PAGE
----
Bristol Myers Squibb (BMS) has signed another development deal focused on cancer therapeutics after acquiring the ORM-6151 programme from South Korean biotech Orum Therapeutics.

The agreement takes place less than a month after BMS’ high-profile acquisition of Mirati.

ORM-6151 is an anti-CD33 antibody-enabled GSPT1 degrader to treat acute myeloid leukaemia (AML) and myelodysplastic syndromes. 

This acquisition validates Orum’s dual-precision targeted protein degradation approach, which involves the precision delivery of targeted protein degraders to cancer cells using antibody-drug conjugates (ADCs). The ORM-6151 programme is designed to target and degrade CD33, a protein found on the surface of certain cancer cells. 

BMS will pay an upfront amount of $100m, with the potential for milestone payments, taking the total deal value to $180m. 

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Orum’s lead drug, called ORM-5029, is in Phase I clinical trials and targets HER2-expressing solid tumours in breast cancer patients. The company expects to complete the study in 2025. ADCs are targeted medicines that deliver chemotherapy agents to cancer cells. Rather than a toxin being used to target the cancer cells, Orum is using a small molecule designed to degrade target proteins.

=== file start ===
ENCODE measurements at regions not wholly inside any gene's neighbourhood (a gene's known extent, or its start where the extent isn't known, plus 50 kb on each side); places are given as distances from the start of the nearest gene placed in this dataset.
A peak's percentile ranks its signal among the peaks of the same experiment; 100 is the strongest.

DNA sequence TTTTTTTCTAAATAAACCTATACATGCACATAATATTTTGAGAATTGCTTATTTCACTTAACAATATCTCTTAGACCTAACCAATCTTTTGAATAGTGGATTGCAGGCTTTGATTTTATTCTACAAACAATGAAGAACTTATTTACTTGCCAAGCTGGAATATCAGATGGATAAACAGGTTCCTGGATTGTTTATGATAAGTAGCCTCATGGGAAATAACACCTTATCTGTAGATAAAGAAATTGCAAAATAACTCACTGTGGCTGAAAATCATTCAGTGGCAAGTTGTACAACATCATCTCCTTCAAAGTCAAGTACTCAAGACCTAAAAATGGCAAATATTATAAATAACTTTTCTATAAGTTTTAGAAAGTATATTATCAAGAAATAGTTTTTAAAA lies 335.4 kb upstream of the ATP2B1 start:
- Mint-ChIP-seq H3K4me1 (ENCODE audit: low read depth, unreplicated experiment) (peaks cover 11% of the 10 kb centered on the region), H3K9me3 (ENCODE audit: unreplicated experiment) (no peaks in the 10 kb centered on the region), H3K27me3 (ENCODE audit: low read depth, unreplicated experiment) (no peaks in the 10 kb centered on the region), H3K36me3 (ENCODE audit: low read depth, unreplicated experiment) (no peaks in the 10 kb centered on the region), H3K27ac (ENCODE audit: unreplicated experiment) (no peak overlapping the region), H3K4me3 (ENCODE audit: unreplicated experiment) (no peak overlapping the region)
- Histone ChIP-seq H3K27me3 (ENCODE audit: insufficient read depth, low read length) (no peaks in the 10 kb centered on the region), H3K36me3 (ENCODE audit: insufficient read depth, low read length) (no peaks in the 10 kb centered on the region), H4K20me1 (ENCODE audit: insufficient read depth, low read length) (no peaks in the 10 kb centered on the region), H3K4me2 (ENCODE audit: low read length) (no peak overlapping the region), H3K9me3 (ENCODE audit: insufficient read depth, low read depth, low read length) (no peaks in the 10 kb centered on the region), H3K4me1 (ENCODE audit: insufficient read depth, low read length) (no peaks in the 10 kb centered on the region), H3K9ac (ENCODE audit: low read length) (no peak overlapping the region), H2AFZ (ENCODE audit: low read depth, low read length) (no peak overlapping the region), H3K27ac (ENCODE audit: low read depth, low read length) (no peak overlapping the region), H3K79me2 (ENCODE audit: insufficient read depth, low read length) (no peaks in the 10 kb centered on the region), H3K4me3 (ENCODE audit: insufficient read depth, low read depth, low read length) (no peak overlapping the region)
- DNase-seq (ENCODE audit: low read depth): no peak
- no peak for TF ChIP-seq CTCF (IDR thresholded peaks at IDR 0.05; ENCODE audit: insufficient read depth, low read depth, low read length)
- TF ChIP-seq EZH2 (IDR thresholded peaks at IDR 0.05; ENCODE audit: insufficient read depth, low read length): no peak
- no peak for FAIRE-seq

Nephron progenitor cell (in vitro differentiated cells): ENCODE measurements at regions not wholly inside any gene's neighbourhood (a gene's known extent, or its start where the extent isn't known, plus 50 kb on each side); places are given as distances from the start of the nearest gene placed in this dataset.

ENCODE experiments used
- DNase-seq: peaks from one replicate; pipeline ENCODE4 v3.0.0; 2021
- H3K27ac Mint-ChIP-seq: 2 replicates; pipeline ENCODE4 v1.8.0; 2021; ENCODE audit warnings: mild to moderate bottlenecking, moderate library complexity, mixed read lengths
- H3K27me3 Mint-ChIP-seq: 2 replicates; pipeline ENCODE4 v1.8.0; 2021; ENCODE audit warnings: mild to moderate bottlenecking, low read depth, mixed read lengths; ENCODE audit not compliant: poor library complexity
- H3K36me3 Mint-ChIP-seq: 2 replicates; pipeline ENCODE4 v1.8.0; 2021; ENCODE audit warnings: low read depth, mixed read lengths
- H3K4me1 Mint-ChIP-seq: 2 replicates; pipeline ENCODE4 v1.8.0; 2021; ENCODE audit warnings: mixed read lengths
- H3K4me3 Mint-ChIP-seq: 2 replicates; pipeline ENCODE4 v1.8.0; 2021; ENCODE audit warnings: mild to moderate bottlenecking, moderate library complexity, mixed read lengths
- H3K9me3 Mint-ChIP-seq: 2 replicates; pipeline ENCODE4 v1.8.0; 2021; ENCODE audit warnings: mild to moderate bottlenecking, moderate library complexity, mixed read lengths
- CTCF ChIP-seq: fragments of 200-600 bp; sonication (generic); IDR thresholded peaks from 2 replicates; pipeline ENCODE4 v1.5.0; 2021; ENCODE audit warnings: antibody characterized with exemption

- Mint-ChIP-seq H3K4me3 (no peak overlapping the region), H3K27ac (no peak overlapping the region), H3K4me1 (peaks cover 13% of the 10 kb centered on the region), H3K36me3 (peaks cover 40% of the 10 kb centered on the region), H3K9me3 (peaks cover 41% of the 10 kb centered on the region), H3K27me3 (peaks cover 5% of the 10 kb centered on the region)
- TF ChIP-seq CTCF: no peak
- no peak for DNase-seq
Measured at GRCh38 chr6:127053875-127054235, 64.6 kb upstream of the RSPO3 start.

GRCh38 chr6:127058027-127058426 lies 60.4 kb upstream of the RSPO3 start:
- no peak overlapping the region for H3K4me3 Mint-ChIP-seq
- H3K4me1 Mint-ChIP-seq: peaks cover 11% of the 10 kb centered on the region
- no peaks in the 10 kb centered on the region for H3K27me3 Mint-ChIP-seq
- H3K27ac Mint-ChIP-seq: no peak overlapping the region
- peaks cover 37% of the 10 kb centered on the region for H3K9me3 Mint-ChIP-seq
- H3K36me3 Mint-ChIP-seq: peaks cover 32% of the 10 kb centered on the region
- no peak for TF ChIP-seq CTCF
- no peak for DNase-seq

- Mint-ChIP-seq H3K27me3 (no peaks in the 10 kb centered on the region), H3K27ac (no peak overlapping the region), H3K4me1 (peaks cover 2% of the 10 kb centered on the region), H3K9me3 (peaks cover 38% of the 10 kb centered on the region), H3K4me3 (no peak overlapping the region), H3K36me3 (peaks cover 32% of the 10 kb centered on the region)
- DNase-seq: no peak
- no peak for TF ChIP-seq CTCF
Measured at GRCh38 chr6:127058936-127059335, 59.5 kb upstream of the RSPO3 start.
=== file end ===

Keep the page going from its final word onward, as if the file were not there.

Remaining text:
This is not the first ADC-related acquisition for BMS this year. In April, BMS gained exclusive rights to access the P5 conjugation platform from the Planegg, Germany-based Tubulis for the development of differentiated ADCs to treat cancer patients. The deal, which involved a $22.75m upfront payment, gave BMS sole responsibility for the development, production, and commercialisation of the resulting ADCs. 

According to GlobalData, the biopharmaceutical industry witnessed a 400% growth in total deal value of ADC-focused licensing agreements from 2017 to 2022 and reached a peak of $16.6bn in 2022. 

GlobalData is the parent company of Pharmaceutical Technology.